Transplant - bone marrow - discharge; Stem cell transplant - discharge; Hematopoietic stem cell transplant - discharge; Reduced intensity, non-myeloablative transplant - discharge; Mini transplant - discharge; Allogenic bone marrow transplant - discharge; Autologous bone marrow transplant - discharge; Umbilical cord blood transplant - discharge
You have had a bone marrow transplant. It will take 6 months or more for your blood counts and immune system to fully recover. During this time, your risk of infection, bleeding, and skin problems is higher.
Your body is still weak. It may take up to a year to feel like you did before your transplant. You will likely get tired very easily. You may also have a poor appetite.
If you received bone marrow from someone else, you may develop signs of graft-versus-host disease (GVHD). Ask your doctor or nurse to tell you what signs of GVHD you should watch for.
Rinse your mouth 4 times a day with a salt and baking soda solution. (Mix one half teaspoon of salt and one half teaspoon of baking soda in 8 ounces of water.)
Your doctor may prescribe a mouth rinse. Do not use mouth rinses with alcohol in them.
Use your regular lip care products to keep your lips from drying and cracking. Tell your doctor if you develop new mouth sores or pain.
Do not eat foods and drinks that have a lot of sugar in them. Chew sugarless gums or suck on sugar-free popsicles or sugar-free hard candies.
Take care of your dentures, braces, or other dental products.
Take care not to get infections for up to 1 year or more after your transplant.
Wash your hands with soap and water often:, including:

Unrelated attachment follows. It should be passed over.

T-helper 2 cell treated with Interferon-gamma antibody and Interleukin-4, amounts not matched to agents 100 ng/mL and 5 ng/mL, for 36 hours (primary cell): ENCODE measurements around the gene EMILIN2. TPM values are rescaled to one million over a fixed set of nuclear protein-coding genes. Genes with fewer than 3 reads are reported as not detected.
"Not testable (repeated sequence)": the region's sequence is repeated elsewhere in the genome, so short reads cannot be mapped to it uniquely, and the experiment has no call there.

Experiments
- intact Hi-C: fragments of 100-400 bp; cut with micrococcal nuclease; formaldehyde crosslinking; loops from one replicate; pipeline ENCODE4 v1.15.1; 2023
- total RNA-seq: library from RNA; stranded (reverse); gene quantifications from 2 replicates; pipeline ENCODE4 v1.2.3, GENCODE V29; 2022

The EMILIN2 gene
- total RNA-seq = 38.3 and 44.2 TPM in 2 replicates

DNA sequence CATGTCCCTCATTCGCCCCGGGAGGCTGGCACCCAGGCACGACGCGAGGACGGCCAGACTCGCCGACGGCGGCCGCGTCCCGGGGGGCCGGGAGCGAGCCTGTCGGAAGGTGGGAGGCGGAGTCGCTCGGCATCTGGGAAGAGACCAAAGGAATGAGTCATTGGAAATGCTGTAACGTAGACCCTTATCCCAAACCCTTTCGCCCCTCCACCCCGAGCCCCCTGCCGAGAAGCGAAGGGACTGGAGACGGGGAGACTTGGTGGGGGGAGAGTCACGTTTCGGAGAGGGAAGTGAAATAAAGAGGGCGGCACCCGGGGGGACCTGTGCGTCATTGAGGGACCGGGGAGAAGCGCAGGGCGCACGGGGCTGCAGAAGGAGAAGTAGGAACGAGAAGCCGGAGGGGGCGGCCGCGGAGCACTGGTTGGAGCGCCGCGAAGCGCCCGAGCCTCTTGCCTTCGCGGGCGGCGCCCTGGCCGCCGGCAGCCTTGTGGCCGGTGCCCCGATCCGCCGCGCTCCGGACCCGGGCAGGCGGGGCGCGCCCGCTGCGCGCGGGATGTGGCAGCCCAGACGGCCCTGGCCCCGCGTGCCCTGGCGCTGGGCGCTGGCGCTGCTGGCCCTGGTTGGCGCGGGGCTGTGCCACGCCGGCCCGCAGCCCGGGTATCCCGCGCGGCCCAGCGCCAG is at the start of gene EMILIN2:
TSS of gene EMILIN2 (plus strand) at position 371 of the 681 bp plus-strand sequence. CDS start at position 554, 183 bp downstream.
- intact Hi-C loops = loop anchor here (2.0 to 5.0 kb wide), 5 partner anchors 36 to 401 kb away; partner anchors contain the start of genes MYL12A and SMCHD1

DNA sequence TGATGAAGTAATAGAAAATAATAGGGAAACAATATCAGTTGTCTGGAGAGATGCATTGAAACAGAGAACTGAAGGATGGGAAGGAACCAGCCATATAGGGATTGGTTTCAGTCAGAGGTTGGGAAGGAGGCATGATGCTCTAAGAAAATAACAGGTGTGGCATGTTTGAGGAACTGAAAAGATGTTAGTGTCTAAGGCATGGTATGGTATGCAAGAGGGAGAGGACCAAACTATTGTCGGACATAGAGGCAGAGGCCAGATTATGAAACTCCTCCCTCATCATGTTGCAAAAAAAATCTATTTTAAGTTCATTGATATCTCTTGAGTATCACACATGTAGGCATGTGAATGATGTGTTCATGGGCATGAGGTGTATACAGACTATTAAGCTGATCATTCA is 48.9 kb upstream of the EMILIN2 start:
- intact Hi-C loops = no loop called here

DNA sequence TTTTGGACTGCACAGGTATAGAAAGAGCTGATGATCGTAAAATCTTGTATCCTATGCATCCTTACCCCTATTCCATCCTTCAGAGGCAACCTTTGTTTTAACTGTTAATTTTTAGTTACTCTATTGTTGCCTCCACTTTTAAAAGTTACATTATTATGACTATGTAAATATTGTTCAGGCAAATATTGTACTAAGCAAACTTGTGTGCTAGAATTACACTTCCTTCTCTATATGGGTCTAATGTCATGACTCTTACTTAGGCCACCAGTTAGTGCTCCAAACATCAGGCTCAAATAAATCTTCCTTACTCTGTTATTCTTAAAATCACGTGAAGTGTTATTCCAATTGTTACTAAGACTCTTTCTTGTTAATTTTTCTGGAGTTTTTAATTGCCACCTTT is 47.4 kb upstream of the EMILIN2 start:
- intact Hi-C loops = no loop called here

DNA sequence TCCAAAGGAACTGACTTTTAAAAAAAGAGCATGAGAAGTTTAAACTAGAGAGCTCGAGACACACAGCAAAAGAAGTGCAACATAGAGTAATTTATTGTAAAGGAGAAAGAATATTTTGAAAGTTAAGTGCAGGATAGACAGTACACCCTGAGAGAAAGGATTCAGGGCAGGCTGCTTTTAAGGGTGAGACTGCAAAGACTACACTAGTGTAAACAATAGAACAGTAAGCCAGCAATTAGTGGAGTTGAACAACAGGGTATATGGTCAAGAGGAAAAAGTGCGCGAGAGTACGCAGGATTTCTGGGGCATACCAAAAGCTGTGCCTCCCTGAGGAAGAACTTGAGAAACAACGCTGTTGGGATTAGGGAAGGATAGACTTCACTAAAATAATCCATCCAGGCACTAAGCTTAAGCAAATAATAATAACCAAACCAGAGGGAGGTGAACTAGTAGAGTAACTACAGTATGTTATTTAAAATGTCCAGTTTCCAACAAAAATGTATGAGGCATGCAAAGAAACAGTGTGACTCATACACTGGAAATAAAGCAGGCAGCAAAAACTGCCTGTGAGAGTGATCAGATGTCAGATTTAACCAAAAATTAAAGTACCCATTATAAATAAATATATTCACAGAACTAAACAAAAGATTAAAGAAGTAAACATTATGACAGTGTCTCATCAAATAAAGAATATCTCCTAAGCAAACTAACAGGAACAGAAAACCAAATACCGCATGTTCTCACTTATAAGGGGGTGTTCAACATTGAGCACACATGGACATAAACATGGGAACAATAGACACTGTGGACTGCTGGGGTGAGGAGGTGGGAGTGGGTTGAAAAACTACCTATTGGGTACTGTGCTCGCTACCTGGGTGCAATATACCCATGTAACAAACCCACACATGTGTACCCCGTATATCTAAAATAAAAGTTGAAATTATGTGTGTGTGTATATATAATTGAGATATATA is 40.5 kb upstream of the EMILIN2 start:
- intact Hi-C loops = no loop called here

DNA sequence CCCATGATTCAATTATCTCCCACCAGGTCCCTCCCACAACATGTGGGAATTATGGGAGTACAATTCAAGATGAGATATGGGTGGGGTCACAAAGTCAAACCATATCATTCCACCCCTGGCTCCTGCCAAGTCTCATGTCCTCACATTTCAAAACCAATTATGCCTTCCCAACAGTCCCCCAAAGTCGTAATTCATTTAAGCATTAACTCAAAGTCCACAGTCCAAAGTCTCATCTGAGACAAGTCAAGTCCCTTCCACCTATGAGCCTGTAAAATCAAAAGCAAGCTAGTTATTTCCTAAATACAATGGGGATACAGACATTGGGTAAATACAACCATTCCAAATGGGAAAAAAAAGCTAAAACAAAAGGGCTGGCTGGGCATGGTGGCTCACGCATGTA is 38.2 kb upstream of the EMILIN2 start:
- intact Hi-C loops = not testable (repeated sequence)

Keep your house clean. Stay away from crowds. Ask visitors who have a cold to wear a mask, or not to visit. Do not do yard work or handle flowers and plants.
Be careful with pets and animals.
Ask your doctor what vaccines you may need and when to get them.
You will need close follow-up care from your transplant doctor and nurse for at least 3 months. Be sure to keep all your appointments.
Call your doctor if you have any of these symptoms:
Be The Match. Post-transplant care guidelines. http://bethematch.org/For-Patients-and-Families/Support-and-resources/Educational-resources/Survive-resources. Accessed May 7, 2014.
Bishop MR, Pavletic SZ. Hematopoietic stem cell transplantation. In: Abeloff MD, Armitage JO, Niederhuber JE, et al., eds. Abeloff's Clinical Oncology. 4th ed. Philadelphia, PA: Elsevier Churchill-Livingstone; 2008:chap 32.
Vose JM. Hematopoietic stem cell transplantation. In: Goldman L, Schafer AI. Goldman's Cecil Medicine. 24th ed. Philadelphia, PA: Elsevier Saunders; 2011:chap 181.
Updated by: Todd Gersten, MD, Hematology/Oncology, Florida Cancer Specialists & Research Institute, Wellington, FL. Review provided by VeriMed Healthcare Network. Also reviewed by David Zieve, MD, MHA, Isla Ogilvie, PhD, and the A.D.A.M. Editorial team.
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